A popular nuisance – controlling the street photographers

By the mid-1930s the street photography ‘craze’ saw increasing numbers of photographers on Sydney’s streets – all competing for the best locations and the most promising marks.

But not everyone welcomed this new industry and street photographers came to be seen as a nuisance: people complained about footpaths blocked by those posing for snaps, while others objected to being pestered on the street and having their photograph taken without permission. Commercial studios waged a campaign against the threat street photography posed to their ‘legitimate’ businesses.

However, it was the street photographers’ cards that landed them in trouble with the city council. While taking photos on the streets was not against the law, handing out cards – and the littering that ensued when the public discarded them – breached the council’s by-law 523.1 The council actively pursued street photographers, issuing fines as a deterrent. Between 1931 and 1940 there were over 2000 prosecutions brought against street photographers, with some unlucky snappers fined numerous times.2 A few places in the city were safe from council inspectors, including Circular Quay, managed by the Quay Planning Committee and the Maritime Services Board, and the Botanic Gardens, administered by the Department of Agriculture.3

In 1934 a group of street photography firms formed the Candid Photographers’ Association with the aim ‘to make street photos legal’.4 Over the next decade the association wrote numerous letters and made multiple deputations to the council, arguing that their companies created much-needed work during the Depression years and, later, jobs for returned World War II servicemen. The association also lobbied for the introduction of licensing, claiming the licence fees would be a source of revenue for the council as well as protecting both the industry and the public from unscrupulous operators.

On 2 May 1949 the council finally introduced street photography licences. In consultation with the Candid Photographers’ Association, the number of licensed locations, known as ‘sites’ or ‘stands’, was limited to 50 within the city’s boundaries. Each firm or individual operator was allocated a maximum of three licences, with the annual licence fee ranging from £15 for quiet spots to £30 for the busiest locations. Each street photographer was required to hold a permit that cost 10 shillings per annum and only one photographer was allowed to work on a stand at any one time. However, the new system did not stop unlicensed operators, known as ‘snipers’, taking their chances.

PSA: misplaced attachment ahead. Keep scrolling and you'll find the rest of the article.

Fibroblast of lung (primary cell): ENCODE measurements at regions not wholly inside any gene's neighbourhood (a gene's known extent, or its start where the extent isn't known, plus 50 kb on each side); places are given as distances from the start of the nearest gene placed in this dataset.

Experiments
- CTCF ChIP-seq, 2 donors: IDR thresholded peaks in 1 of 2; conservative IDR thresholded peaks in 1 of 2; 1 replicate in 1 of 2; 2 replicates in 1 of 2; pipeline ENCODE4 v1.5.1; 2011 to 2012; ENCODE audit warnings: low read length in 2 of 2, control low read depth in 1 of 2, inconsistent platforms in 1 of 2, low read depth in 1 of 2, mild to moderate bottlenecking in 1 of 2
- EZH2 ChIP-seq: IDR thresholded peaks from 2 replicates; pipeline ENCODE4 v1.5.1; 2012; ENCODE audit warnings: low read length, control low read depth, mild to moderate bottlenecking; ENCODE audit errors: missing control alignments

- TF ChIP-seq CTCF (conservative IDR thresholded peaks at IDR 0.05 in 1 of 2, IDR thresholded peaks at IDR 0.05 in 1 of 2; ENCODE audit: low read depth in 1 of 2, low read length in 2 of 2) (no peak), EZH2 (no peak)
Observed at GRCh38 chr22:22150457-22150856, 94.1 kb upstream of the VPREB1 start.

By the 1950s the number of stands in operation had declined, and in 1958 there were just 16 licensed sites left in the city.5 The last licence, held by Charles Ramsay for No 33 in Martin Place, was cancelled in 1971.6

Above: Street photographer’s licence for No 22 stand located on Pitt Street, Sydney, issued to B V Duggan in 1953. City of Sydney Archives 4612/54: Licensing – 12 months ending 31/10/55

Duggan, who had been involved in street photography since 1938, was the proprietor of Ace Photos, which operated out of No 3 Piccadilly Arcade. Due to ill health, he sold his city business to Tatler Photo’s a year after this licence was issued.


  1. By-law 523 was originally designed ‘to prevent any practice conducive to street littering’. Town Clerk’s Minute, 6 March 1941. Suggested licensing of Street Photographers. City of Sydney Archives 3367/35.
  2. Ibid.
  3. ‘Cameramen found three sanctuaries’, Sunday Telegraph, 20 September 1942, p 10
  4. ‘To make street photos legal’, Daily Telegraph, 24 July 1936, p2
  5. Letter from Town Clerk to Professional Photographers’ Association [Candid Photographers’ Association] informing them of the cancellation of street photography sites, 1 July 1958. City of Sydney Archives 3418/52
  6. Town Clerk’s Minute Paper, 22 January 1971, Street Photographers site No 33, Martin Place, Cancellation of site. City of Sydney Archives 237/71.
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Anna Cossu

Anna Cossu


Inspired by wonderful history teachers and after her own foray as a high school teacher, Anna found herself drawn to the world of museums and heritage interpretation. In a 20-year career she has worked across a diverse field including visitor interpretation, education, and curatorial. Her great passion is people and their stories and how museums can best craft an experience that reveals something intrinsic and true of those lives and communities.

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